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Vigilance if you are asked to share your screen, it may be a scam

AnyDesk, TeamViewer, Microsoft Teams or Zoom. You may be familiar with these software programs that allow computer media to take control of your computer remotely. However, in recent months, they have been particularly used by thugs to recover your sensitive data, particularly your bank details, and thus steal thousands of euros from you, reports the evening edition of Ouest-France, Monday, May 9. It is the regulator of the British financial sector, the Financial Conduct Authority (FCA), who spotted this new online scam. Since January 2021, it would have made it possible to steal more than 25 million pounds, or around 29 million euros, from individuals.

How do the fishnets operate? They pose as investment advisers and offer to install new devices on the person’s computer. To do this, they go through remote screen sharing software. From this simple manipulation, they have access to all your station and can therefore retrieve the information they want. A 59-year-old Briton paid the price. As Ouest-France relates, she was called by an individual claiming to be a financial advisor, after clicking on an advertisement for a cryptocurrency. By convincing her to install AnyDesk, he was able to recover the banking data stored on his computer. He then stole his pension, took out several loans in his name, thus stealing nearly 56,000 euros from him.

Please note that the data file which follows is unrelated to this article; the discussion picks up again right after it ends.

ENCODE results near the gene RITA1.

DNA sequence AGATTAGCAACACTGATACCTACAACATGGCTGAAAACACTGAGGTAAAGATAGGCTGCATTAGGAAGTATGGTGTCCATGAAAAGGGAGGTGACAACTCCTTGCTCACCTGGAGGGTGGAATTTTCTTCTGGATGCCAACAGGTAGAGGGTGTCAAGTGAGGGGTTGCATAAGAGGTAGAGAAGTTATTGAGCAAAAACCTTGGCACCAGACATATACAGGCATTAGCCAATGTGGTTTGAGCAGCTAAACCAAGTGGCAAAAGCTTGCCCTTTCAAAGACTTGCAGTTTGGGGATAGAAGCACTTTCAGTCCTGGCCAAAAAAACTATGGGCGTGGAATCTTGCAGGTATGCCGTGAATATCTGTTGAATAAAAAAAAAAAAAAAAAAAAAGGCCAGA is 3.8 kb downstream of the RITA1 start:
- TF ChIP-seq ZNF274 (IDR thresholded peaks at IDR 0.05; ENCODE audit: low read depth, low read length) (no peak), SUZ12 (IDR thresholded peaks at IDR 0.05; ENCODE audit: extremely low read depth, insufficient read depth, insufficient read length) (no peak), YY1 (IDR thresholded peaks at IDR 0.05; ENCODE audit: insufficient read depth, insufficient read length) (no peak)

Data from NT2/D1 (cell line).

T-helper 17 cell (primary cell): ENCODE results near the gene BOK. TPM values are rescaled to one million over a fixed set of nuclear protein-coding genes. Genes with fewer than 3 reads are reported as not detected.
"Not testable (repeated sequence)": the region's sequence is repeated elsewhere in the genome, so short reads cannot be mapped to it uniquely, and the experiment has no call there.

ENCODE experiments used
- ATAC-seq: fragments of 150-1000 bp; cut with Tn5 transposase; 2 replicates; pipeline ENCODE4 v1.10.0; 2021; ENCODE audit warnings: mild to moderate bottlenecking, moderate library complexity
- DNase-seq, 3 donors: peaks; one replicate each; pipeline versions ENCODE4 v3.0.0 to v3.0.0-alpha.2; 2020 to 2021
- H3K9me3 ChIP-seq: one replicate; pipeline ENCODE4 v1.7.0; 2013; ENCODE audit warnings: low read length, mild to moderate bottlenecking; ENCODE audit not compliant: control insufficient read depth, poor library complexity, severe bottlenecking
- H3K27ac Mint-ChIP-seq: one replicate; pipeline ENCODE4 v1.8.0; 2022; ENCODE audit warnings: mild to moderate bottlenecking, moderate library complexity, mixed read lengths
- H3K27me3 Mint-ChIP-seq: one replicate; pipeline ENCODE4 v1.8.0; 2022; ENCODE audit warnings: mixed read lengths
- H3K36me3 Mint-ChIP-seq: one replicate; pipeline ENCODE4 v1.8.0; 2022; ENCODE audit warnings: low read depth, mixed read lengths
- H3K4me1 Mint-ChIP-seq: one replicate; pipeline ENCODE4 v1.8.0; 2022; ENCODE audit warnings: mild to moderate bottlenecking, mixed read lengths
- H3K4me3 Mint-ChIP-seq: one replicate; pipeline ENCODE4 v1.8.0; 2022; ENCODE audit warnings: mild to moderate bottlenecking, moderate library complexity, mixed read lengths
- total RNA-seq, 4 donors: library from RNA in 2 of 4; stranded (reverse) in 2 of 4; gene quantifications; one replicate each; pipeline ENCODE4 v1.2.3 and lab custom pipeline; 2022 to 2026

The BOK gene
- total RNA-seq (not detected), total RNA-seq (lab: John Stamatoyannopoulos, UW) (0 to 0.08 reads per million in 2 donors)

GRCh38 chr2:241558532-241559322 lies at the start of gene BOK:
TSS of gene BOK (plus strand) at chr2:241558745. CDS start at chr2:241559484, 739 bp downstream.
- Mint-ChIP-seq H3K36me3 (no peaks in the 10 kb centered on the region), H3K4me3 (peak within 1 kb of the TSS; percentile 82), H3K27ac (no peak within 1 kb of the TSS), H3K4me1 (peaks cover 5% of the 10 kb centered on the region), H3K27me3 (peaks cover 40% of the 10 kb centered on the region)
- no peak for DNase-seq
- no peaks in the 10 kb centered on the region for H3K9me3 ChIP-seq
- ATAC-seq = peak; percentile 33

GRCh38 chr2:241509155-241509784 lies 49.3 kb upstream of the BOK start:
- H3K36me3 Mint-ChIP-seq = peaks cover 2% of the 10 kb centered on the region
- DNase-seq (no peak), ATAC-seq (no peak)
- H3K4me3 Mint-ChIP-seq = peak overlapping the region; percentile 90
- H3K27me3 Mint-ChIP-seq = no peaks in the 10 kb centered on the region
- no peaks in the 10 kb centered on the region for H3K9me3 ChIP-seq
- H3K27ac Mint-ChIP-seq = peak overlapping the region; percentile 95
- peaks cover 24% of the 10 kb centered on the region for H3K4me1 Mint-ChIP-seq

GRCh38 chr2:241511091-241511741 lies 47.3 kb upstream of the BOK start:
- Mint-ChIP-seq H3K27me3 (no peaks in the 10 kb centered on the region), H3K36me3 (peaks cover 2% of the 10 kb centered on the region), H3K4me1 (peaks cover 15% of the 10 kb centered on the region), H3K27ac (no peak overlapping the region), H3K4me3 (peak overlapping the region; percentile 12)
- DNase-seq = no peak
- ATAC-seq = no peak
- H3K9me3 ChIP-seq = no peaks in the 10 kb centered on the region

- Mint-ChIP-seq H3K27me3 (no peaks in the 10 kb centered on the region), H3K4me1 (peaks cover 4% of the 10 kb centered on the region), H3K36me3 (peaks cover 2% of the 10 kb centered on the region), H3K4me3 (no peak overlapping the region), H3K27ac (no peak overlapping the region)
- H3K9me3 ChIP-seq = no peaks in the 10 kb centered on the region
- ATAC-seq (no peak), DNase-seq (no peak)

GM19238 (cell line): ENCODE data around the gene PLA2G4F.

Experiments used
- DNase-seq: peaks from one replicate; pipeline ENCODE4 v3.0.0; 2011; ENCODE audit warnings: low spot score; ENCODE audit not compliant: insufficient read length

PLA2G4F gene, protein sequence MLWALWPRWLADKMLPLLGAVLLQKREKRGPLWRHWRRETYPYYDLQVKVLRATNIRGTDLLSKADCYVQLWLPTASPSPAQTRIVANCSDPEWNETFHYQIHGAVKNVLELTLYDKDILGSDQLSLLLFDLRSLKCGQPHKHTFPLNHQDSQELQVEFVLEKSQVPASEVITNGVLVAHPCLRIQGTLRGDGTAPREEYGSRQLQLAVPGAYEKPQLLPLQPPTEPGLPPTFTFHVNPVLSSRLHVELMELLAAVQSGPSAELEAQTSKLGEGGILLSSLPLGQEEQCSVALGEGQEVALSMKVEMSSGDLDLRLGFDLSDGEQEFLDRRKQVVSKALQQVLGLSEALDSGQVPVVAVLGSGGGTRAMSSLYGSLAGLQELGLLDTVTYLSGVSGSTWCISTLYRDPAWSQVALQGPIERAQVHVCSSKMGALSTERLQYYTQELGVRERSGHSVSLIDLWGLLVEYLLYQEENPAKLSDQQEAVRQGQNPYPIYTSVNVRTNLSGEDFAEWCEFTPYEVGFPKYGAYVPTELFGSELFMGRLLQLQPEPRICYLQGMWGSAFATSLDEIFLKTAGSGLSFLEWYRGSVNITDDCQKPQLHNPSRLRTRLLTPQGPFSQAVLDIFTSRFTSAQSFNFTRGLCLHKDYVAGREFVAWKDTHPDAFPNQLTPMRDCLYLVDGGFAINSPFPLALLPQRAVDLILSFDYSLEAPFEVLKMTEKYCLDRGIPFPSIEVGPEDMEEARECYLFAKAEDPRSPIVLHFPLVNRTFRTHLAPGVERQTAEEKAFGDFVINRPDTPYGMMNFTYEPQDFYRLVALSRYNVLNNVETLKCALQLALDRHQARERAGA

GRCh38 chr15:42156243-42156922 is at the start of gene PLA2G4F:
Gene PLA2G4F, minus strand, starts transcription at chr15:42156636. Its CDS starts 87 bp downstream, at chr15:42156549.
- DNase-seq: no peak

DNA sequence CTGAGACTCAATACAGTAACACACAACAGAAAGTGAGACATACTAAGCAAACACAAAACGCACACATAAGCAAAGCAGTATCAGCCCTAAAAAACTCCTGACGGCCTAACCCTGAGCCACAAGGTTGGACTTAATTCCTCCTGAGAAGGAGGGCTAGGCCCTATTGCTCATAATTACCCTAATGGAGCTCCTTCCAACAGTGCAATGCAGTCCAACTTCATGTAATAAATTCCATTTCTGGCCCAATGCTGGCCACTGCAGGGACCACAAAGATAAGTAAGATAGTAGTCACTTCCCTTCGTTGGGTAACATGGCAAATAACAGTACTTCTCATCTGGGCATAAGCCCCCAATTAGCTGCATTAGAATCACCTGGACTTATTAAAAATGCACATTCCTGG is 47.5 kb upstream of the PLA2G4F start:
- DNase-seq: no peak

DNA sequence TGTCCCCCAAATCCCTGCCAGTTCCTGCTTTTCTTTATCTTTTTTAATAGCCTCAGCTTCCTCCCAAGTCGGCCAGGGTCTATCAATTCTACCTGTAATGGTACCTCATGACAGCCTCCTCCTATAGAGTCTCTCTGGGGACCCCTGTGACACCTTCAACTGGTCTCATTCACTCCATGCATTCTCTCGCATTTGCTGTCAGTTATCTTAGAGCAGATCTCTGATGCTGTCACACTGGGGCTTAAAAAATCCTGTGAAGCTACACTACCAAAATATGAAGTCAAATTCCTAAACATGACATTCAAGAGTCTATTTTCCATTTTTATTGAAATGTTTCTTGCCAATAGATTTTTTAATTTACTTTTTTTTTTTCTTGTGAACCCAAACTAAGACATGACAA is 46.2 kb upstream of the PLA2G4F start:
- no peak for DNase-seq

Cases on the rise in 2021

Mark Steward, FCA’s Executive Director of Law Enforcement and Market Surveillance, points to the speed of the scam: “Sharing your screen without doing the necessary checks can change everything in an instant. . […] Once the scammers have access to your screen, they have full control of it.” This type of scam is said to be increasingly widespread, according to the FCA. Nearly 2,100 cases have been reported to it since July 2020, they even increased by 86% between July and December 2021.

However, screen sharing scams would be difficult to detect. They “are often incredibly sophisticated and […] even the most seasoned investors can be fooled by these scammers,” explained to the BBC Rocio Concha, who is part of UK consumer organization Which?. If this happens to you, he advises trying “to regain control of your device by using the disconnect button, allowing you to end the session”. You can also “turn off Wifi or unplug the network cable to completely disconnect from any external connection”.


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